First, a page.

Transnational private governance and the Basel process: Banking regulation and supervision, private interests and Basel II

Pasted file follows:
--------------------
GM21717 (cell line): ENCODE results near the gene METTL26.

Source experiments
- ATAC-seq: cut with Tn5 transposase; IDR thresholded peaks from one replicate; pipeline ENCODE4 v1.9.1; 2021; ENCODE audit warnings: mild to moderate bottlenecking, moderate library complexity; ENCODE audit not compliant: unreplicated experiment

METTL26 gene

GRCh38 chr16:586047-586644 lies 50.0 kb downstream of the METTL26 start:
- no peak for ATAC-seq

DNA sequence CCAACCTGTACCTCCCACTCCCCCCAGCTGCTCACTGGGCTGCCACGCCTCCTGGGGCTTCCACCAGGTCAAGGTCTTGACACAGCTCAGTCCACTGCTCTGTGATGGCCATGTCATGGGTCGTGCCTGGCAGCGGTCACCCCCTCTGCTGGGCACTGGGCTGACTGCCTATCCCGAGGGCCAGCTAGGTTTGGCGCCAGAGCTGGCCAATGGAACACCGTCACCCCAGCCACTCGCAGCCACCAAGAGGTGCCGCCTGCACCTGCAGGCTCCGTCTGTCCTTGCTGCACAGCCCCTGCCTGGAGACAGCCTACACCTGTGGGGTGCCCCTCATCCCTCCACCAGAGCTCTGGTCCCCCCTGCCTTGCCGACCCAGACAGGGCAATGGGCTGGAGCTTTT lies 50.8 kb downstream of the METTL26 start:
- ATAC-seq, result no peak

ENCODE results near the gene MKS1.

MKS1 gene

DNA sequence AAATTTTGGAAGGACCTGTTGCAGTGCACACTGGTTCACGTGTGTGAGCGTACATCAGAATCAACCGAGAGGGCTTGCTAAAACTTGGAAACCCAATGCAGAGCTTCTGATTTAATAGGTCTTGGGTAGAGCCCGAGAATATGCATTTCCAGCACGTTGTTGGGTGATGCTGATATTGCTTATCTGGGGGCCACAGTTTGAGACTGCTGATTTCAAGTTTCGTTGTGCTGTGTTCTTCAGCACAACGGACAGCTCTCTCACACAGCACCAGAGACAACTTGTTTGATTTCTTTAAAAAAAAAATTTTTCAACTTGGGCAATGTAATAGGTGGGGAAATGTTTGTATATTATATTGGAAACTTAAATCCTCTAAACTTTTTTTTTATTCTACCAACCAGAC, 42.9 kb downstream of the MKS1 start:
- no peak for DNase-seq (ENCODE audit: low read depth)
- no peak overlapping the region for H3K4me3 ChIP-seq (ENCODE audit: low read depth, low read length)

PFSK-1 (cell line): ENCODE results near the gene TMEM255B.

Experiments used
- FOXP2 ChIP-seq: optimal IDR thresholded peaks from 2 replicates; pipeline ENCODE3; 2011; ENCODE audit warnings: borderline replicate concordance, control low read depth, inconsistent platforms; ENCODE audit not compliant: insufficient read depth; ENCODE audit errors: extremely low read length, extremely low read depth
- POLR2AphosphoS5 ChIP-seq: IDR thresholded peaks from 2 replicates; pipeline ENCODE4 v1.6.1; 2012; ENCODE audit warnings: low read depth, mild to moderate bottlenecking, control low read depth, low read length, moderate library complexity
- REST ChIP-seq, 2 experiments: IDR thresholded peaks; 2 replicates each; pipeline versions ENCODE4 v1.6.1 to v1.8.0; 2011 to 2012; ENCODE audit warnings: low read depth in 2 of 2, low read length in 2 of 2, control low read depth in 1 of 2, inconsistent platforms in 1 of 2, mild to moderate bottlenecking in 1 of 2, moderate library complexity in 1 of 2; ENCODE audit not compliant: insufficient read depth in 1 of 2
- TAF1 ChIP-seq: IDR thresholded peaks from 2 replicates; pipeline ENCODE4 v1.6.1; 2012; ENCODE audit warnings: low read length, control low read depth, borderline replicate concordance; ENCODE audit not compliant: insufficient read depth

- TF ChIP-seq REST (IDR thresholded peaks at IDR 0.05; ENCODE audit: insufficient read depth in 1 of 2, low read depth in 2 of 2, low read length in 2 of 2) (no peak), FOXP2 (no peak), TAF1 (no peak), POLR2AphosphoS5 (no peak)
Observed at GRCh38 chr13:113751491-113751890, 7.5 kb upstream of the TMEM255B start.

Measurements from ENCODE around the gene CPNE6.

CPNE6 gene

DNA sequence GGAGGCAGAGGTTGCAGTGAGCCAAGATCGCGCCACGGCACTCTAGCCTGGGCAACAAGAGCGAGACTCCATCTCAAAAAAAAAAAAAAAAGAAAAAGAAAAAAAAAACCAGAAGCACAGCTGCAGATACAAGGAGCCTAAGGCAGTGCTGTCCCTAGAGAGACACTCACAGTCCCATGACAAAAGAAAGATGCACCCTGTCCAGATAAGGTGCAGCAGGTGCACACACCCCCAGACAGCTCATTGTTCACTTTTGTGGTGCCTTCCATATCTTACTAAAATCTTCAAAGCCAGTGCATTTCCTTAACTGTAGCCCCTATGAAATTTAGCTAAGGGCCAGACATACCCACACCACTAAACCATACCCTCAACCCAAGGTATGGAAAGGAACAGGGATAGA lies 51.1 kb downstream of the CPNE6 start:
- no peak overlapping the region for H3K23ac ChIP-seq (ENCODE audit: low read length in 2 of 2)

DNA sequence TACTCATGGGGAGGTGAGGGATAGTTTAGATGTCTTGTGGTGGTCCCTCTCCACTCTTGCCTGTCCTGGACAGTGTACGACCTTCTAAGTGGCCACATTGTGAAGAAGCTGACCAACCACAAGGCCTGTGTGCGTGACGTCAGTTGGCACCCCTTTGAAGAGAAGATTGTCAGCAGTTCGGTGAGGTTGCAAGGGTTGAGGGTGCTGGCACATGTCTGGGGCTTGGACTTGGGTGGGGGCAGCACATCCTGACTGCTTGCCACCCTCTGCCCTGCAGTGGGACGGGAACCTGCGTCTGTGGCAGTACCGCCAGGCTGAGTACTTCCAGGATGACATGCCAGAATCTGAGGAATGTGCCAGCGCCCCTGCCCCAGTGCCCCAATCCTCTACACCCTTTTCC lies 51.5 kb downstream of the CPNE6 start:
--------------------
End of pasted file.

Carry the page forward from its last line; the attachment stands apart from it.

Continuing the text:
Recent developments in liberalisation and innovation have altered the operation of financial markets and consequently, fundamentally changed global financial governance, notably by posing significant constraints on the traditionally public functions of regulation and supervision. State actors are no longer capable of adequately guiding and overseeing financial activities that transcend national regulatory and legal boundaries. At the same time, they appear unwilling to reverse this pattern, for fear of harming their competitiveness.1 Transnationalisation and financial complexity have not, however, relieved pubic authorities of their regulatory and supervisory responsibilities. Instead, the challenge is to promote market efficiency and stability while sharing authority with a growing number of actors, including the private sector. The focus has shifted from regulation to supervision, and much of the emphasis is placed on systemic stability, i.e. the prevention of crises. This has left financial institutions in charge of making their own rules, or rather creating their own flexible standards, and public authorities in charge of market-based supervision, increasingly reliant on private sector know-how and transparent practices.